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Cardiac Catheterisation and Coronary Angioplasty

Cardiac catheterisation is a diagnostic procedure that is performed to detect obstructions or narrowing (stenosis) of the coronary arteries. It consists of inserting a catheter into the arteries via a puncture. 

Coronary angioplasty is a non-surgical treatment that dilates the narrowed coronary artery and restores normal blood flow to the heart muscle.

Benefits of the operation

Cardiac catherisation provides reliable information about heart function, the valves and coronary arteries to prevent causing chest angina, heart attack and even death. 

Coronary angioplasty is used as an alternative to surgery (coronary bypass) or solely pharmacological treatment.

Medical-technical description

An incision is made in an artery, usually the radial or femoral artery, and a series of catheters are inserted with the aid of a special X-ray machine. Contrast material is injected through the catheter to allow the heart's chambers and major vessels and its functioning, contractility, flow, etc to be seen.

If coronary artery disease is diagnosed after the cardiac catherisation, sometimes one or several coronary angioplasties are performed. Balloon angioplasty involves inflating a small balloon fitted to the end of the catheter in the stenotic area to dilate the artery.

About the operation

Both cardiac catheterisation and coronary angioplasty take place in the cath lab, with the patient lying face upwards, conscious or lightly sedated. Local anaesthetic is applied in the catheter insertion site. 

Catheterisation takes between 45 and 60 minutes, during which times your vital signs will be under constant observation. The catheter insertion points are usually in the groin (artery and femoral artery) and wrist (radial artery). The catheter is inserted through the selected artery to the heart, injecting contrast material which, by X-ray, allows the different structures of the heart to be seen and examined. Several catheters are used during the procedure. The movement of these catheters through the arteries is not painful.

Coronary angioplasty uses the same insertion site to insert a special catheter (catheter guide) as far as the origin of the coronary disease. A very fine wire (intracoronary guide) is inserted in the catheter and through the narrowed area. This guide is used to carry other catheters with a small balloon at the tip, which when inflated, expands the artery. Sometimes there is a stent around the balloon. When the balloon is inflated, the artery opens, restoring normal blood flow to the heart muscle. The stent is designed to stay open when the balloon is deflated and the catheter removed. Most modern stents are coated with drugs that delay the appearance of any further narrowed area inside.

Before the operation

  • When you are admitted you will have a blood test, an electrocardiogram and your vital signs will be recorded.
  • A line will be placed in a vein to administer medication if necessary.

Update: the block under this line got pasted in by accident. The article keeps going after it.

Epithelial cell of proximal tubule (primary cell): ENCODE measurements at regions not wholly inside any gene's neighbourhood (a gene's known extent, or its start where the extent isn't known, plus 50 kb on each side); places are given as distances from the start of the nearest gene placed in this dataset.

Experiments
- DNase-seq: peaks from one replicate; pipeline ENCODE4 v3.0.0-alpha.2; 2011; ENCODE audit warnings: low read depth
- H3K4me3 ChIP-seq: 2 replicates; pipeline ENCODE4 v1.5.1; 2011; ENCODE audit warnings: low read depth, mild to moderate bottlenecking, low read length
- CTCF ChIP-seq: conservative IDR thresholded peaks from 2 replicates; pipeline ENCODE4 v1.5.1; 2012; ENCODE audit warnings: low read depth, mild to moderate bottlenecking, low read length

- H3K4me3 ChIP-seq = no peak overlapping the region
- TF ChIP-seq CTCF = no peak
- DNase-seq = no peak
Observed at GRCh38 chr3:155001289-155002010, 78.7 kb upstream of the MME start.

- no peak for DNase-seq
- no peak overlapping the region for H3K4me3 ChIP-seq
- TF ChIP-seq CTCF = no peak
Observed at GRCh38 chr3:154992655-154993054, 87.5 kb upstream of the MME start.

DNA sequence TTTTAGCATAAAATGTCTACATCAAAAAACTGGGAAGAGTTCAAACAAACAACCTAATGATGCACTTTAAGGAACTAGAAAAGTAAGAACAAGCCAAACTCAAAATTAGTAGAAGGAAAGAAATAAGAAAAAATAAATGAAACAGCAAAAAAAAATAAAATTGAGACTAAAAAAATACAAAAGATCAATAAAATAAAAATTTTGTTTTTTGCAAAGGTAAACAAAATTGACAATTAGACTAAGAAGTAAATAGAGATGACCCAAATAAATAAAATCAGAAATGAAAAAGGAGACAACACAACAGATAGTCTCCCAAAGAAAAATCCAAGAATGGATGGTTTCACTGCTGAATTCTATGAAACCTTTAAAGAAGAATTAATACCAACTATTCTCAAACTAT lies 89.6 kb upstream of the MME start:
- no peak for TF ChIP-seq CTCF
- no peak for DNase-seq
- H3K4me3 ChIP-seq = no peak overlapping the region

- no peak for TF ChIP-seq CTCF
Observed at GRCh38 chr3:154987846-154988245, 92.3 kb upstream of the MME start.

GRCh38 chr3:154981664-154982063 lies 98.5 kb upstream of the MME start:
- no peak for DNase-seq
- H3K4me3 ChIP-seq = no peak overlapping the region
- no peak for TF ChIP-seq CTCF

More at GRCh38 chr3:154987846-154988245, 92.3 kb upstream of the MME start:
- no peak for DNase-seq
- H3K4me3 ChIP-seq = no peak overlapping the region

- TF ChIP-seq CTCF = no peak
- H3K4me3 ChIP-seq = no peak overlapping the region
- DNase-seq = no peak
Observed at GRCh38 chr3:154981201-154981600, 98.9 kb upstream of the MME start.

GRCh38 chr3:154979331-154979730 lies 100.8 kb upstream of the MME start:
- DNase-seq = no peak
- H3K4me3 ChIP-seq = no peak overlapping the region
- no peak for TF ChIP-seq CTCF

• Your body hair will be shaved from the belly button to halfway down your thigh.
  • Do not take oral anticoagulants (such as Sintron or Warfarin). Your cardiologist will tell you when to stop taking them and what medicines you should take instead.
  • You can continue to take antiaggregants, such as aspirin, Adiro, Isocover and Plavix, as well as all the other drugs prescribed by your cardiologist.
  • You will have to understand and sign the informed consent form before the operation. This will be given to you by your cardiologist.
  • You must not eat or drink for five to six hours before your operation.
  • Do not wear underwear or removable dentures. You must remove all metal objects (such as rings, bracelets, earrings, body piercings, etc.).

Post-operative care

  • If you are having a coronary angioplasty, you will be admitted to the intensive care unit for at least 12 hours.
  • The nursing staff in the unit will watch your vital signs and the catheter insertion site regularly according to the protocol established for this purpose.
  • If the insertion zone is the femoral artery (groin), a small introducer may be left in the groin for four hours. It will then be removed and a compression bandage will be applied and then removed after 12 hours. You must rest in bed with the affected leg stretched out, for the entire time.
  • Sometimes, the catheter insertion site in the femoral artery is sealed with an appliance. Even so, the patient must rest in bed with the affected leg stretched out, for 12 hours.
  • If the insertion site is the radial artery (wrist), the compression bandage will stay on the wrist for between two and four hours.
  • You can eat and drink after the procedure, provided there are no contraindications.
  • Once the bleeding has stopped and the compression bandage has been removed, you will be able to sit and walk about.
  • After you have been released you will be able to lead a normal life, although strenuous exercise and efforts are not recommended for the initial two days after release.
  • When you are released you will be given a complete medical report and a CD with X-ray images of your procedure.

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